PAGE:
Arminianism Dethrones God?
It’s a common accusation by Calvinists that Arminian theology dethrones God and puts man on the throne, because in their view, a faith that is not irresistibly given by God, is a works type of faith. They also like to accuse Arminians of making “strawman” arguments. I believe the opposite is true. The idea that the Arminian view of soteriology puts man on God’s throne, is as “strawman” as it gets. This claim is not only biblically wrong, it’s bizarre. Jesus is the One who saves. We don’t save ourselves!
It’s inconceivable to me that faith is the equivalent of works, when God’s Word plainly makes a distinction between the two (Eph 2:8-9; Ro 3:20-22; Gal 2:16; Gal 3:1-29; Titus 3:4-8). Scripture clearly teaches that faith and works are polar opposites. I find it difficult to believe that there is a debate about this at all. That the two are not the same should be obvious.
Now if Arminians added a set of works to faith, certain things that we must accomplish first, then Calvinists would have a legitimate argument. But let’s be real. If God offers us salvation as a gift, and instructs us to receive it by faith, how is that a work when the Bible makes it clear that works are not included in God’s plan of salvation? And how do we take control of God’s throne by doing what He instructs us to do? That type of reasoning is illogical.
Think about this. Here we are, sinful human beings, on our way to the torments of hell, without hope, having no way of rescuing ourselves. But then God looks upon us with love and compassion and provides a plan to save us from what we have no way of saving ourselves from. Central to that plan is His Son, Jesus. It’s God’s plan that He die on the cross for our sins and to rise from the dead, to shed His blood for us, providing the only means of forgiveness. As part of His plan, we must place faith in His Son in order to have this forgiveness. How does this put man in control? How does this put man on God’s throne? How does this limit the sovereignty of God?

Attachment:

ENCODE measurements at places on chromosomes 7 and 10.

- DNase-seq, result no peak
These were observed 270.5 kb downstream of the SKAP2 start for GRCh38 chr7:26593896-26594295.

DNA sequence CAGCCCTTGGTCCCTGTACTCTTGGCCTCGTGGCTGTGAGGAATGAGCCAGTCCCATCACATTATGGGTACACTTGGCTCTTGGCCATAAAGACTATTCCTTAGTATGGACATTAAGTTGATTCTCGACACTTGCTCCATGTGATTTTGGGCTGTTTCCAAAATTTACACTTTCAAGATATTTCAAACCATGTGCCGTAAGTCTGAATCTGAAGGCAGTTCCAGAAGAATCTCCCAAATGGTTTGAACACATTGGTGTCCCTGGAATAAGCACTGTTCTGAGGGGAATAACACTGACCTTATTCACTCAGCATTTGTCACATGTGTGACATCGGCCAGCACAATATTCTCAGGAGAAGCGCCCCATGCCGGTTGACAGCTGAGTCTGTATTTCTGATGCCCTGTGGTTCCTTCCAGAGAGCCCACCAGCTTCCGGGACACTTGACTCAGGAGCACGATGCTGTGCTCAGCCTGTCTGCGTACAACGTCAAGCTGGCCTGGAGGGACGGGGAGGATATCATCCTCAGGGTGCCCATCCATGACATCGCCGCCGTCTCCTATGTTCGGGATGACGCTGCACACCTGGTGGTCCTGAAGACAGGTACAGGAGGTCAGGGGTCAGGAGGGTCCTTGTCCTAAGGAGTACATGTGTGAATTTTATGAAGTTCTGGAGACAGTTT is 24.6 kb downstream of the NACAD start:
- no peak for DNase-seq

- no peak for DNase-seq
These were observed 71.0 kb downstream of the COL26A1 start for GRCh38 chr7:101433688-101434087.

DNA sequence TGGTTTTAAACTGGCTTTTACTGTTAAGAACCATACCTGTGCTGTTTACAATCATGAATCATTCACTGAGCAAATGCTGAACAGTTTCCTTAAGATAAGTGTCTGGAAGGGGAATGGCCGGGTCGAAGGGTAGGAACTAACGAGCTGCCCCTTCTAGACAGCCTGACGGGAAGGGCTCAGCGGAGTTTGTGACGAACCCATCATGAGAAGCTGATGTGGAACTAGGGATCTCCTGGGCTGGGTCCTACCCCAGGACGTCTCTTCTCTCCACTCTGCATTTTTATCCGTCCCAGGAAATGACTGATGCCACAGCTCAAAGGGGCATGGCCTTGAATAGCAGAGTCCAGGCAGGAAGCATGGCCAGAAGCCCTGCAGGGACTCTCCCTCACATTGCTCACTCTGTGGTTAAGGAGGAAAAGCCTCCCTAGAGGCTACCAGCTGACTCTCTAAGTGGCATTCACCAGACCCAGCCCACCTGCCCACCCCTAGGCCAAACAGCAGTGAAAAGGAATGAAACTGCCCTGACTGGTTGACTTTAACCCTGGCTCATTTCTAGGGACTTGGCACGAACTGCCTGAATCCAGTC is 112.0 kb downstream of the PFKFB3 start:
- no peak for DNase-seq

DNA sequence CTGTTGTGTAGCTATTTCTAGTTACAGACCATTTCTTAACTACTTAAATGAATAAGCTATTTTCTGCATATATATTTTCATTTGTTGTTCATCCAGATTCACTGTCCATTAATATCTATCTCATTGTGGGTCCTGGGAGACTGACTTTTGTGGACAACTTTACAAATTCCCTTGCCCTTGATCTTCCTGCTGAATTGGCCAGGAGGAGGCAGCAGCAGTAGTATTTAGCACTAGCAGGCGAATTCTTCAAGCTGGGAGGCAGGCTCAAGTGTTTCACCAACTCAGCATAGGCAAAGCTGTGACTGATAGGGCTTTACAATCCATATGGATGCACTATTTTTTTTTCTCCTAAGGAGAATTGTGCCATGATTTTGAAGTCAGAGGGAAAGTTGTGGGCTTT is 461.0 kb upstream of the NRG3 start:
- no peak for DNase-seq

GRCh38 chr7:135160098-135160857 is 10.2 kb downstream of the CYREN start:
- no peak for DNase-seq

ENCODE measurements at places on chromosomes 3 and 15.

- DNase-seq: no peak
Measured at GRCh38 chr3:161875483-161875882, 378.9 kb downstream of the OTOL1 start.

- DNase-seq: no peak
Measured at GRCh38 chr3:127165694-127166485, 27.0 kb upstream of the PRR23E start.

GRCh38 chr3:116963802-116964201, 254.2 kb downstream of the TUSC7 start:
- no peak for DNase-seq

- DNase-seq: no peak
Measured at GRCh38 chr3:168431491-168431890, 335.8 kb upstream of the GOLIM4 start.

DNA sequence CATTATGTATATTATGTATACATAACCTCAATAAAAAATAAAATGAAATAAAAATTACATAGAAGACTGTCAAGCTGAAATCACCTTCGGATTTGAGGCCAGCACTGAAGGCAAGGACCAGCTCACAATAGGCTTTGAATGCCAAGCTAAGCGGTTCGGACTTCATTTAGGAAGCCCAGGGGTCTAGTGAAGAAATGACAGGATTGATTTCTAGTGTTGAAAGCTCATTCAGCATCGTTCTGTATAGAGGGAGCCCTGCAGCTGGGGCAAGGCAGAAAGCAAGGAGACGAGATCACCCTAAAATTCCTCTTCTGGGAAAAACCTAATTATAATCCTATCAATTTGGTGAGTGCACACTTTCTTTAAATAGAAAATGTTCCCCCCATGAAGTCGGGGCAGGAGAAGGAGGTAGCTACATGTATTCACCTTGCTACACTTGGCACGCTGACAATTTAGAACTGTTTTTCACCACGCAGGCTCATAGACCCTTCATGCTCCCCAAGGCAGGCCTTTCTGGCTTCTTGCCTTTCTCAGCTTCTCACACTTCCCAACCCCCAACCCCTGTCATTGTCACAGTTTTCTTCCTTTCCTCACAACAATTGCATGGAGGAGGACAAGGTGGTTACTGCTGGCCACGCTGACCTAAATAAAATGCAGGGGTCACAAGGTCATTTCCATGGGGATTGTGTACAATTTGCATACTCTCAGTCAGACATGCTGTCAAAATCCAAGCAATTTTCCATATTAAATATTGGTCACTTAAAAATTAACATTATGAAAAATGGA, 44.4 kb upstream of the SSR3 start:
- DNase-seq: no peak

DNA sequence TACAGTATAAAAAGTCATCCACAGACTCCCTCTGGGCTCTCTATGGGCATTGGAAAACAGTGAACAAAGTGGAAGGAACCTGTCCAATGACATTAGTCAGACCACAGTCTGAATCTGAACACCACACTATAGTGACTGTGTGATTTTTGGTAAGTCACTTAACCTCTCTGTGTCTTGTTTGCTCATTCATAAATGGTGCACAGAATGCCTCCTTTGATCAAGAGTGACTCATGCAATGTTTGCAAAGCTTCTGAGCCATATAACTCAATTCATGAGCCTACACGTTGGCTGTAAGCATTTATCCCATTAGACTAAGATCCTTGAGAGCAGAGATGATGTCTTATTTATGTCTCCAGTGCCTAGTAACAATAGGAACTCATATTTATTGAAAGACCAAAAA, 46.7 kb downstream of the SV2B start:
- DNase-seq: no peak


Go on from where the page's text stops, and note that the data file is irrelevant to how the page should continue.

Calvinism’s Version of Faith
While calvinists view the faith of Arminianism a works type of faith, the argument can easily be made that the faith of Calvinism isn’t faith at all. How so? If God chooses who will believe and who won’t, if He irresistibly causes “the elect” to believe, then how is that genuine faith? If it is God who creates the faith within us, where there was no faith before He put it there, how is that true faith? Why not just save those whom He’s “chosen,” rather than having them go through motions of a faith that He Himself produces? Furthermore, if God chooses who will believe, why have any plan at all? I think it undermines any real need to even have a plan of salvation, especially one that involves a faith that He Himself creates out of nothing. A faith that is produced by God, is the equivalent of God believing for us. Genuine faith is a faith that is enabled by God, not a faith that is done for us by God. There is a vast difference between God giving us the capacity for faith (freeing our will), and causing us to believe. Again, there is no real difference between causing us to believe and God believing for us.